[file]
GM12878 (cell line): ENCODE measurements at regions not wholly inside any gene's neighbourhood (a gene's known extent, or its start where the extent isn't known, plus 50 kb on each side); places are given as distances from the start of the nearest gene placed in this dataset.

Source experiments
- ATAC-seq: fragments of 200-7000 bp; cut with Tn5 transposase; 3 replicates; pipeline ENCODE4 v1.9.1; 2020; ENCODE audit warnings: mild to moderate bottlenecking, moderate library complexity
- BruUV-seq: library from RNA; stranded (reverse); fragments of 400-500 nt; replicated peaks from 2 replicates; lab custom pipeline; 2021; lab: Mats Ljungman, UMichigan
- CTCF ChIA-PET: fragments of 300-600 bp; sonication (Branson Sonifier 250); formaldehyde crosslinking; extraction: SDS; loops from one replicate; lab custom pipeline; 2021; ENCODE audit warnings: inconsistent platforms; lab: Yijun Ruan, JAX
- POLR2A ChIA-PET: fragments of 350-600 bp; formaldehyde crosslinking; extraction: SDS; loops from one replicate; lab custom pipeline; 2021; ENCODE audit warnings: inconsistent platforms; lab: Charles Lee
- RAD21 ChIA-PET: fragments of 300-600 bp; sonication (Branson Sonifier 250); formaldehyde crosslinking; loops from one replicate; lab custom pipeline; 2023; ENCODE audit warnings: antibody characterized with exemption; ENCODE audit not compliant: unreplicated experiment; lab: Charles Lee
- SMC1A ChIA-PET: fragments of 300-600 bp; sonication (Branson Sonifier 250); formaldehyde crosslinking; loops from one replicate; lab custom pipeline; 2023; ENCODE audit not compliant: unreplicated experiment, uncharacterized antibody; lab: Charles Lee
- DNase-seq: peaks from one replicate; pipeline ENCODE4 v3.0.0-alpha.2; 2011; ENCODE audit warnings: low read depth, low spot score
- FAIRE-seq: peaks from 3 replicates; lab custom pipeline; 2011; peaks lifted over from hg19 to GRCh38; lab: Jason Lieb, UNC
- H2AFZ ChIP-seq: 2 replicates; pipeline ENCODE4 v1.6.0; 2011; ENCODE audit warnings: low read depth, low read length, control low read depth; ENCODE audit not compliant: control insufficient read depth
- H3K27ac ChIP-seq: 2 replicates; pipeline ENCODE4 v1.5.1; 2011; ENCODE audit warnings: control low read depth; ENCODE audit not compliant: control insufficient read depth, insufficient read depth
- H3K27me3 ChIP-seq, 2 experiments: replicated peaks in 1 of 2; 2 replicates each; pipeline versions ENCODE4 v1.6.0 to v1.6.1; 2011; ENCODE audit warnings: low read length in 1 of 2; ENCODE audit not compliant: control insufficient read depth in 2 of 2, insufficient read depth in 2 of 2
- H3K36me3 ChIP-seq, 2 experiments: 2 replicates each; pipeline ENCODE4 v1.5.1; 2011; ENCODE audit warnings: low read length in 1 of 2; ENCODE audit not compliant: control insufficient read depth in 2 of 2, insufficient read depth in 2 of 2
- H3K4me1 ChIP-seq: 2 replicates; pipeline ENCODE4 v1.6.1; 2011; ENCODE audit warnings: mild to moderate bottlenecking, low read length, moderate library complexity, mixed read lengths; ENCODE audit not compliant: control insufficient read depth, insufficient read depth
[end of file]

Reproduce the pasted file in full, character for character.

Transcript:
GM12878 (cell line): ENCODE measurements at regions not wholly inside any gene's neighbourhood (a gene's known extent, or its start where the extent isn't known, plus 50 kb on each side); places are given as distances from the start of the nearest gene placed in this dataset.

Source experiments
- ATAC-seq: fragments of 200-7000 bp; cut with Tn5 transposase; 3 replicates; pipeline ENCODE4 v1.9.1; 2020; ENCODE audit warnings: mild to moderate bottlenecking, moderate library complexity
- BruUV-seq: library from RNA; stranded (reverse); fragments of 400-500 nt; replicated peaks from 2 replicates; lab custom pipeline; 2021; lab: Mats Ljungman, UMichigan
- CTCF ChIA-PET: fragments of 300-600 bp; sonication (Branson Sonifier 250); formaldehyde crosslinking; extraction: SDS; loops from one replicate; lab custom pipeline; 2021; ENCODE audit warnings: inconsistent platforms; lab: Yijun Ruan, JAX
- POLR2A ChIA-PET: fragments of 350-600 bp; formaldehyde crosslinking; extraction: SDS; loops from one replicate; lab custom pipeline; 2021; ENCODE audit warnings: inconsistent platforms; lab: Charles Lee
- RAD21 ChIA-PET: fragments of 300-600 bp; sonication (Branson Sonifier 250); formaldehyde crosslinking; loops from one replicate; lab custom pipeline; 2023; ENCODE audit warnings: antibody characterized with exemption; ENCODE audit not compliant: unreplicated experiment; lab: Charles Lee
- SMC1A ChIA-PET: fragments of 300-600 bp; sonication (Branson Sonifier 250); formaldehyde crosslinking; loops from one replicate; lab custom pipeline; 2023; ENCODE audit not compliant: unreplicated experiment, uncharacterized antibody; lab: Charles Lee
- DNase-seq: peaks from one replicate; pipeline ENCODE4 v3.0.0-alpha.2; 2011; ENCODE audit warnings: low read depth, low spot score
- FAIRE-seq: peaks from 3 replicates; lab custom pipeline; 2011; peaks lifted over from hg19 to GRCh38; lab: Jason Lieb, UNC
- H2AFZ ChIP-seq: 2 replicates; pipeline ENCODE4 v1.6.0; 2011; ENCODE audit warnings: low read depth, low read length, control low read depth; ENCODE audit not compliant: control insufficient read depth
- H3K27ac ChIP-seq: 2 replicates; pipeline ENCODE4 v1.5.1; 2011; ENCODE audit warnings: control low read depth; ENCODE audit not compliant: control insufficient read depth, insufficient read depth
- H3K27me3 ChIP-seq, 2 experiments: replicated peaks in 1 of 2; 2 replicates each; pipeline versions ENCODE4 v1.6.0 to v1.6.1; 2011; ENCODE audit warnings: low read length in 1 of 2; ENCODE audit not compliant: control insufficient read depth in 2 of 2, insufficient read depth in 2 of 2
- H3K36me3 ChIP-seq, 2 experiments: 2 replicates each; pipeline ENCODE4 v1.5.1; 2011; ENCODE audit warnings: low read length in 1 of 2; ENCODE audit not compliant: control insufficient read depth in 2 of 2, insufficient read depth in 2 of 2
- H3K4me1 ChIP-seq: 2 replicates; pipeline ENCODE4 v1.6.1; 2011; ENCODE audit warnings: mild to moderate bottlenecking, low read length, moderate library complexity, mixed read lengths; ENCODE audit not compliant: control insufficient read depth, insufficient read depth